At the end of Notebook, Lowell observes: ‘Dates fade faster than we do.’ 1983 hasn’t merely faded, it was practically obliterated by the seismic shift in European politics. Now, it seems like Rilke’s unicorn, ‘the beast that never was.’ So it is oddly effortful to retrieve Andropov, Reagan, Schmidt, the medium-range ballistic missile, the Twin Track approach, Geneva, Paul Nitze and Yuli (Yuri?) Kvitsinsky (Kvitinsky?) and the Walk in the Woods. These are the characters and developments that frame James Buchan’s fourth novel. God knows they seemed vivid enough at the time, and Buchan brings them back with wonderful dash and economy. Political acuity is leavened by a fabulist’s distancing lightness of phrase: ‘Among the parricidal youth of 1968, whose heroes were not the founders of their prosperous republic but the peevish Marxists of the Frankfurt School such as Frank Lightner or the revolutionaries of remote and picturesque ex-colonies, the Soviets found a field ripe for subversion and recruitment.’ (Who needs story, with exposition like this?) Between the big players, people like Genscher and Kohl and Petra Kelly and Margaret Thatcher – who, thrillingly, appear as themselves – and the fictional characters, Polina Mertz and Richard Fisher, is an intermediate layer of lightly fictionalised or disguised or à clef types, Polk and Kurtsovsky (i.e. Nitze and Kvitsinsky), Frank Lightner, co-founder of the Greens and Sebastian Ritter from the left of the SPD (Lafontaine? – but I really don’t know). The function of Mertz and Fisher is to puncture the hermetic opposition of the two blocs: by their unexpected, human agitation to disrupt the colossal, grooved indifference of their political masters, and see that the timid hopes of Geneva (‘the walk in the woods’, which in the novel becomes ‘the Golden Plough’) get aired where it matters: ‘In 1983, the two opposing systems were in such perfect equilibrium that the fall of a feather would tip the scale; and great events, for the only time in my life, came within the agency of individuals.’ There is a wonderful interplay throughout the book between the personal-aesthetic and the political-functional, the spontaneous and the calculable, the ethical and the necessary, free will and determinism, love and espionage. Is there an aesthetics of history, Buchan asks; can you have ecstasy in politics? These questions are suggested again and again in the novel, whether it is in the youthful Ritter’s Whitmanesque epiphany by the Thames, or the CDU’s triumph in the ’83 election (‘the crowds round the TV sets, the wall-clock at 18.15, the arms going up, Kohl clambering, vastly, onto a table and, on Hannelore Kohl’s face, a look of inconsolable misery’), or the Adam or Cain-moment in Fisher’s life after he’s killed a man (‘I was weeping because I’d passed out of the world I’d been born into, and lived in more or less at peace, and into outlawry, a windy and depopulated region where I’d scrape a hard living for the rest of an abbreviated life. I’d hoped to capture Polina for my world, or at least what remained of it; instead, she’d captured me for hers’ – the ferryman story, as I was pleased to call it), or again, when Fisher, under interrogation from the Americans, is close to death: ‘My body was dismantling. My chest and legs had broken off relations. My nerves passed out of central control. Grim little wars erupted, unreported, in my hands and feet. Muscles starved or hoarded. One by one, the great organs of my body shut down.’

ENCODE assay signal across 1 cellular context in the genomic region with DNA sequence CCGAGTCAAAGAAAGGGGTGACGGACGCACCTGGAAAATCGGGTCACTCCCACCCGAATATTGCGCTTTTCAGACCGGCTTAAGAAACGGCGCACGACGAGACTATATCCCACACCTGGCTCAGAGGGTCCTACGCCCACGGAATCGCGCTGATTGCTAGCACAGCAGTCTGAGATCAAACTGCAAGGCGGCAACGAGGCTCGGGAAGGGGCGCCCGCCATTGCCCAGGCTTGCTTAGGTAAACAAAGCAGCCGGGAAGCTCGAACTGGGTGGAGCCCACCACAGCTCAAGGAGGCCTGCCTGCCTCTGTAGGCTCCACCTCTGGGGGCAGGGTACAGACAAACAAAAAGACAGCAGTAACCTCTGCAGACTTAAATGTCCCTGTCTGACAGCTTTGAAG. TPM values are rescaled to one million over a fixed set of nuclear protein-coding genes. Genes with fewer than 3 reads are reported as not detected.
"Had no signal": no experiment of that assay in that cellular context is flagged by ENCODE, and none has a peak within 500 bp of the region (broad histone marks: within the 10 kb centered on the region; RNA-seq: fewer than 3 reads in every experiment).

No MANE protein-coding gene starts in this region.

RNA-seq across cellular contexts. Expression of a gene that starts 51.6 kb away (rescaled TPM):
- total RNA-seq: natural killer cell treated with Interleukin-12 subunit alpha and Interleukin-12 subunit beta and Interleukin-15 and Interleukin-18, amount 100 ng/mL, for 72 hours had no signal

The consciousness registering these dramatic public and private events is, as it often is in Buchan, partial, fragmented, even in ruins. (It is another way in which the anarchic, free and personal opposes the public and political: this isn’t an impersonal narrative, though it touches on many things that are ‘history’.) You can read the book as history; as dialectic; but also as a – mimicked – protocol of Fisher’s memory as it is filtered by circumstances, by internal moods or external agencies like drink or drugs. There is a wonderful posture of inability or refusal that Buchan does (that ‘excuse me, I can’t go on with this’ first seen in ‘Felicia Hrabek’ in Slide). Then, gradations of oblivion (‘Of that evening at Gut Zons, I do not have continuous memory’), actual and predicted (‘I suppose that, in time, Polina will attenuate into a female nude, bent at the waist to retrieve a bar of soap in a hotel shower in Marburg’), then colloquial vagueness (‘that eel thing Manfred loves’), then on to many less easily describable degrees of precision, from the more generalised (‘about to seal a masculine friendship in a welter of Leftist defeatism’), to the scrupulously swaggering (‘the boats sliding under Holy Loch and the Vulcans of enamelled cast-iron and the Plateau d’Albion and the nuclear arquebusses in the Vosges’), to the constatation of impairment (‘I was dazed with sunshine, Kirsch and sorrow’), to a raddled curve of thought (‘she was looking at me and then the road: happy yet suspicious: what sort of civilian anyway, severe bruising, opioid intoxication, weight loss, dehydration, bed rest, 5 mg Vitamin B anticoagulant on the IV, fishy, leave it’), to the fabulous Lowellian catalogues (‘everything about Jack Polk was faded, cracked, oiled, supple, expensive, fraudulent’ or ‘the world tasted and smelled of Patty Livingston: the hot spruces, the kraftpaper in the supermarket, the bloom on blueberries, the clamshell under the rake, the nylon of her white bathing dress drying on the deck, the flake of paint and creosote, the cool air on my legs as I jumped up in my shorts in the morning, the hot granite rip-rap and the icy sea, the yellow warblers flickering through the woods; tobacco, menthol, corn-bread, Budweiser, lobster claws, hot dogs, kerosene and, Hey, guys make great cooks, don’t you believe that crap!’) to tiny observations of hallucinatory clarity: a fly in a trout-stream spinning ‘histrionically’, or darkness ‘cutting off’ pieces of a bar at closing time. There is a wonderful half-page of crossword-type false leads about the Golden Plough: ‘The Golden Plough is a place. The Golden Plough is an idea. A late and inordinately difficult novel by Henry James. A work of amateur 19th-century anthropology. An icily snobbish hotel in Salzburg, Austria’, and a lovely two-page apostrophe, hymning Bonn (‘Little city of dentists! I think I forgot to say I loved you.’)

Last thing. The title. A Zukofsky-type pun on Goethe’s wonderful poem ‘Harzreise in Winter’ about the unfairness and violence and unpredictability of the world. For all its historical circumstance and materiality, Heart’s Journey in Winter is a meditation on just that: ‘For the first time in my life, I thought: All this is going to end soon, in war or peace.’